“My position was created from that survey,” says Jamie Ryan, the club’s membership and events director. “It showed a big shift from when the average age of the club was 60-something and golf was the number one priority. Now, we are getting a lot more young families, so we’re trying to include more family-oriented things.”
Even so, Tomczuk says the pandemic nudged the needle back toward golf a bit.
“Interest in golf was waning, but with COVID-19, we had a record number of rounds in 2020,” he says. “That’s across the entire industry; all clubs saw that spike. The question is whether that spike will continue as things open back up.”
The club adapted to the pandemic by offering family-style curbside meals, hosting wine tastings via Zoom, and renting outdoor heaters and a large tent to cover the front patio during the fall, allowing for comfortable and safe outdoor dining.
“The pandemic was almost a blessing for us,” says Smith. “People didn’t want to go downtown or to other restaurants to eat, but they felt comfortable coming here. We were busy, busy, busy, because people knew that we were following the right protocols and that the club was safe.”
Stretching from the edge of the State College Borough well into College Township, the Centre Hills Country Club of today is an expansive oasis of green space amidst residential development the founders never could have envisioned a century ago. The 27-hole course offers breathtaking views of Mount Nittany, and is home to wildlife like deer, ducks, geese, owls, woodpeckers, and trout that swim in Slab Cabin Run.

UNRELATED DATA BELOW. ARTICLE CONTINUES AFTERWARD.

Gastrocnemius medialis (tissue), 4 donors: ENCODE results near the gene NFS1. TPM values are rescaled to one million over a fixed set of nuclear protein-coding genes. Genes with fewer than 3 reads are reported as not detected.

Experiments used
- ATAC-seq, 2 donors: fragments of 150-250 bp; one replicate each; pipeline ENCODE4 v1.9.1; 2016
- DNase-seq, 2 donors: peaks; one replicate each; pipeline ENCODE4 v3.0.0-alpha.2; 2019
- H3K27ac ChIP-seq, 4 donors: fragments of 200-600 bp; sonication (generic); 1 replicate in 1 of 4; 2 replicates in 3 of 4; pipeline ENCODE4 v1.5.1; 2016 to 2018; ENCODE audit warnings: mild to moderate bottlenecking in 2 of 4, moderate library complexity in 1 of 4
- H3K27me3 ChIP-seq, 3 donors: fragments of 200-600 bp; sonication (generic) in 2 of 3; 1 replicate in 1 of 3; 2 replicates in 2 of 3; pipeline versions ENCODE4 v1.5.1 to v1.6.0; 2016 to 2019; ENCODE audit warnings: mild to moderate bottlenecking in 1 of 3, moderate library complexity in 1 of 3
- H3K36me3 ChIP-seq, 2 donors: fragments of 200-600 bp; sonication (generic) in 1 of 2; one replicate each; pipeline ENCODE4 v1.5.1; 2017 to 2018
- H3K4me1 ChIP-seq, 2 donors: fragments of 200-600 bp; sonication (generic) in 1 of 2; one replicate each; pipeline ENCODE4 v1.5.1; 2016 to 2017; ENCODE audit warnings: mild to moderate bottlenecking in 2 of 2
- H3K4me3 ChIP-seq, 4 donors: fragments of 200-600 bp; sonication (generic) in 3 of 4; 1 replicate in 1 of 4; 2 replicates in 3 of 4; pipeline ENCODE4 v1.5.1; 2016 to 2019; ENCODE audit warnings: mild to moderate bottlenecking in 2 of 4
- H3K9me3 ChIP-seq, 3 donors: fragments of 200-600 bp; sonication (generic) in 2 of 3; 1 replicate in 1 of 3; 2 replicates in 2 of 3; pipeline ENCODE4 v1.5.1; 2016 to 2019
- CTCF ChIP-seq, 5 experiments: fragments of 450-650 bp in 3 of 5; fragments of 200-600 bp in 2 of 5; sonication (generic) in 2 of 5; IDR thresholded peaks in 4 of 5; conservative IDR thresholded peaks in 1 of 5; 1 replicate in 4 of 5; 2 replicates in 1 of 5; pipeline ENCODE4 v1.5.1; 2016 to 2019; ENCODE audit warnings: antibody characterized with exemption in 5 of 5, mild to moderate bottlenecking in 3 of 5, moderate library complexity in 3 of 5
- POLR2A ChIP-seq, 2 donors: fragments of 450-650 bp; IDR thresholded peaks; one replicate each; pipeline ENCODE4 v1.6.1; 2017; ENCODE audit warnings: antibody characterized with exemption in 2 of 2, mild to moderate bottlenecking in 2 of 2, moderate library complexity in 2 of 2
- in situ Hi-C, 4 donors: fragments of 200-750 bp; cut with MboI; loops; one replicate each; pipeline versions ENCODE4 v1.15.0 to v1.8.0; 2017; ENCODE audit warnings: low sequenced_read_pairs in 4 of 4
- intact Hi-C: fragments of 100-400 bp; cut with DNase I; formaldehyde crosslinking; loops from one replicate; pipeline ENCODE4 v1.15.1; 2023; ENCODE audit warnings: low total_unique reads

But Ryan uses the term “oasis” in a less literal sense when describing the club.
“State College is kind of interesting in that we’re a small town, but we quadruple in size with the students and visitors at certain times of the year. It makes it difficult to do things in town because so many of the restaurants and social venues are packed. So when I say we are an ‘oasis,’ I mean we are somewhere you can go without having to deal with the stress of those crowds,” she says.
“We’re also kind of an oasis for people who want to be a part of a community or a very large family,” she adds. “A lot of people have this perception of Centre Hills being this elite private place where nobody wants you to join, and it’s quite the opposite. People are often surprised by how welcoming the members are.”